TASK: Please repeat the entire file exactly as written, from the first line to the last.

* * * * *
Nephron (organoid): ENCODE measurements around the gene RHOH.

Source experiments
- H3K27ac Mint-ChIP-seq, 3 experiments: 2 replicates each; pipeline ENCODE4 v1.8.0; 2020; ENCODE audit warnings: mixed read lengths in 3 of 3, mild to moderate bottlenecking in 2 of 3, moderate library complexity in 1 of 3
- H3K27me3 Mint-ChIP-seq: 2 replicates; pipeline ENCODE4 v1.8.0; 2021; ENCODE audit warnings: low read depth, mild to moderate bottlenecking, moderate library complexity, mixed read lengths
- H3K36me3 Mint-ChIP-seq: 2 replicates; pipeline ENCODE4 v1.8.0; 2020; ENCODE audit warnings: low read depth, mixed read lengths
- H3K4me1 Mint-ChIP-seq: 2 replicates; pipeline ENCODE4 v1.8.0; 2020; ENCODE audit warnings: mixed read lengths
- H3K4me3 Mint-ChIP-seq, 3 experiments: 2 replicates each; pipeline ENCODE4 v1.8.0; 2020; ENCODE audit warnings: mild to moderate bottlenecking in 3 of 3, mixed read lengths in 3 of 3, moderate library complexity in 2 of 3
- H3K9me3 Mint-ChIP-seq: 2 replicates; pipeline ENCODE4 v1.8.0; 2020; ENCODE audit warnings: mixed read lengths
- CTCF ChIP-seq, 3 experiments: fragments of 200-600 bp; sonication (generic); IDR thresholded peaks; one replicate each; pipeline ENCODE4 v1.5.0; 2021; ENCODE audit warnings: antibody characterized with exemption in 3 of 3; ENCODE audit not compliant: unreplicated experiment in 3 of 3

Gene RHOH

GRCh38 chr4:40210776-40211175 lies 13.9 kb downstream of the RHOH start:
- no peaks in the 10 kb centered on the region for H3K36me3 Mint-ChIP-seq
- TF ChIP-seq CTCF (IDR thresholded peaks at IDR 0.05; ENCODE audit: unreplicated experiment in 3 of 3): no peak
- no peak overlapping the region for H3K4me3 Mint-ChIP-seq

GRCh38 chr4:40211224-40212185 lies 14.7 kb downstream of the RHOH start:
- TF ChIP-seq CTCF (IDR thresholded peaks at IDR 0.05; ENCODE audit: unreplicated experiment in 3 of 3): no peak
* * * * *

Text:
Nephron (organoid): ENCODE measurements around the gene RHOH.

Source experiments
- H3K27ac Mint-ChIP-seq, 3 experiments: 2 replicates each; pipeline ENCODE4 v1.8.0; 2020; ENCODE audit warnings: mixed read lengths in 3 of 3, mild to moderate bottlenecking in 2 of 3, moderate library complexity in 1 of 3
- H3K27me3 Mint-ChIP-seq: 2 replicates; pipeline ENCODE4 v1.8.0; 2021; ENCODE audit warnings: low read depth, mild to moderate bottlenecking, moderate library complexity, mixed read lengths
- H3K36me3 Mint-ChIP-seq: 2 replicates; pipeline ENCODE4 v1.8.0; 2020; ENCODE audit warnings: low read depth, mixed read lengths
- H3K4me1 Mint-ChIP-seq: 2 replicates; pipeline ENCODE4 v1.8.0; 2020; ENCODE audit warnings: mixed read lengths
- H3K4me3 Mint-ChIP-seq, 3 experiments: 2 replicates each; pipeline ENCODE4 v1.8.0; 2020; ENCODE audit warnings: mild to moderate bottlenecking in 3 of 3, mixed read lengths in 3 of 3, moderate library complexity in 2 of 3
- H3K9me3 Mint-ChIP-seq: 2 replicates; pipeline ENCODE4 v1.8.0; 2020; ENCODE audit warnings: mixed read lengths
- CTCF ChIP-seq, 3 experiments: fragments of 200-600 bp; sonication (generic); IDR thresholded peaks; one replicate each; pipeline ENCODE4 v1.5.0; 2021; ENCODE audit warnings: antibody characterized with exemption in 3 of 3; ENCODE audit not compliant: unreplicated experiment in 3 of 3

Gene RHOH

GRCh38 chr4:40210776-40211175 lies 13.9 kb downstream of the RHOH start:
- no peaks in the 10 kb centered on the region for H3K36me3 Mint-ChIP-seq
- TF ChIP-seq CTCF (IDR thresholded peaks at IDR 0.05; ENCODE audit: unreplicated experiment in 3 of 3): no peak
- no peak overlapping the region for H3K4me3 Mint-ChIP-seq

GRCh38 chr4:40211224-40212185 lies 14.7 kb downstream of the RHOH start:
- TF ChIP-seq CTCF (IDR thresholded peaks at IDR 0.05; ENCODE audit: unreplicated experiment in 3 of 3): no peak